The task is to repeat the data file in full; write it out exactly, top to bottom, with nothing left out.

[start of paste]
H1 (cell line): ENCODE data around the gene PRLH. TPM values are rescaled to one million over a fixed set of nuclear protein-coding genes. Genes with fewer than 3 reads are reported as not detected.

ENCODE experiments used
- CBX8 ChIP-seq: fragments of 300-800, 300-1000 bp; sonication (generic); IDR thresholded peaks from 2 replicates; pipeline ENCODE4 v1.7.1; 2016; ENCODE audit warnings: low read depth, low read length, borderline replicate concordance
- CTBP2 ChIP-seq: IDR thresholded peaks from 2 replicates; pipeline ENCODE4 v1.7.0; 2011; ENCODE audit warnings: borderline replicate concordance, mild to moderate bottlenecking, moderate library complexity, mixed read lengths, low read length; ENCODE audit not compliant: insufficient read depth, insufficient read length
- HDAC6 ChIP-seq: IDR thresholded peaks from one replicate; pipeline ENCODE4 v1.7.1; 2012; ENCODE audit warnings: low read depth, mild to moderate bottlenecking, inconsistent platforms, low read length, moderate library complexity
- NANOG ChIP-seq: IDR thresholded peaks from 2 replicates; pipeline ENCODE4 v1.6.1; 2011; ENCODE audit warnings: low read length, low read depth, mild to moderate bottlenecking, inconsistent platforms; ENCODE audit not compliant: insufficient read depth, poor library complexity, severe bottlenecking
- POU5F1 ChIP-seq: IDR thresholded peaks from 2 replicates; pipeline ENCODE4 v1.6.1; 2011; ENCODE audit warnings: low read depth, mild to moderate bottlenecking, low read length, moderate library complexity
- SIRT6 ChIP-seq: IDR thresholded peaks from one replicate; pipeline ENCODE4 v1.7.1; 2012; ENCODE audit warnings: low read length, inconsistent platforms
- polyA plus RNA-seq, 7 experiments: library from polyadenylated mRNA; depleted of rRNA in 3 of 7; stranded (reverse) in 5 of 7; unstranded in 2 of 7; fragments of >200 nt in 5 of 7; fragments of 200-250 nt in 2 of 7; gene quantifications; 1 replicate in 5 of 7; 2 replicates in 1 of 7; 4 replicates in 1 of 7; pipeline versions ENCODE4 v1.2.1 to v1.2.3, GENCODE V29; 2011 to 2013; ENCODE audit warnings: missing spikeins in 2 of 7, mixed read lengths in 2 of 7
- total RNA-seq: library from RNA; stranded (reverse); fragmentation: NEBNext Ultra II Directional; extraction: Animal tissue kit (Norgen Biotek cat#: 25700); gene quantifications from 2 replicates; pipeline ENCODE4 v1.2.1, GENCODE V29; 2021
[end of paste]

H1 (cell line): ENCODE data around the gene PRLH. TPM values are rescaled to one million over a fixed set of nuclear protein-coding genes. Genes with fewer than 3 reads are reported as not detected.

ENCODE experiments used
- CBX8 ChIP-seq: fragments of 300-800, 300-1000 bp; sonication (generic); IDR thresholded peaks from 2 replicates; pipeline ENCODE4 v1.7.1; 2016; ENCODE audit warnings: low read depth, low read length, borderline replicate concordance
- CTBP2 ChIP-seq: IDR thresholded peaks from 2 replicates; pipeline ENCODE4 v1.7.0; 2011; ENCODE audit warnings: borderline replicate concordance, mild to moderate bottlenecking, moderate library complexity, mixed read lengths, low read length; ENCODE audit not compliant: insufficient read depth, insufficient read length
- HDAC6 ChIP-seq: IDR thresholded peaks from one replicate; pipeline ENCODE4 v1.7.1; 2012; ENCODE audit warnings: low read depth, mild to moderate bottlenecking, inconsistent platforms, low read length, moderate library complexity
- NANOG ChIP-seq: IDR thresholded peaks from 2 replicates; pipeline ENCODE4 v1.6.1; 2011; ENCODE audit warnings: low read length, low read depth, mild to moderate bottlenecking, inconsistent platforms; ENCODE audit not compliant: insufficient read depth, poor library complexity, severe bottlenecking
- POU5F1 ChIP-seq: IDR thresholded peaks from 2 replicates; pipeline ENCODE4 v1.6.1; 2011; ENCODE audit warnings: low read depth, mild to moderate bottlenecking, low read length, moderate library complexity
- SIRT6 ChIP-seq: IDR thresholded peaks from one replicate; pipeline ENCODE4 v1.7.1; 2012; ENCODE audit warnings: low read length, inconsistent platforms
- polyA plus RNA-seq, 7 experiments: library from polyadenylated mRNA; depleted of rRNA in 3 of 7; stranded (reverse) in 5 of 7; unstranded in 2 of 7; fragments of >200 nt in 5 of 7; fragments of 200-250 nt in 2 of 7; gene quantifications; 1 replicate in 5 of 7; 2 replicates in 1 of 7; 4 replicates in 1 of 7; pipeline versions ENCODE4 v1.2.1 to v1.2.3, GENCODE V29; 2011 to 2013; ENCODE audit warnings: missing spikeins in 2 of 7, mixed read lengths in 2 of 7
- total RNA-seq: library from RNA; stranded (reverse); fragmentation: NEBNext Ultra II Directional; extraction: Animal tissue kit (Norgen Biotek cat#: 25700); gene quantifications from 2 replicates; pipeline ENCODE4 v1.2.1, GENCODE V29; 2021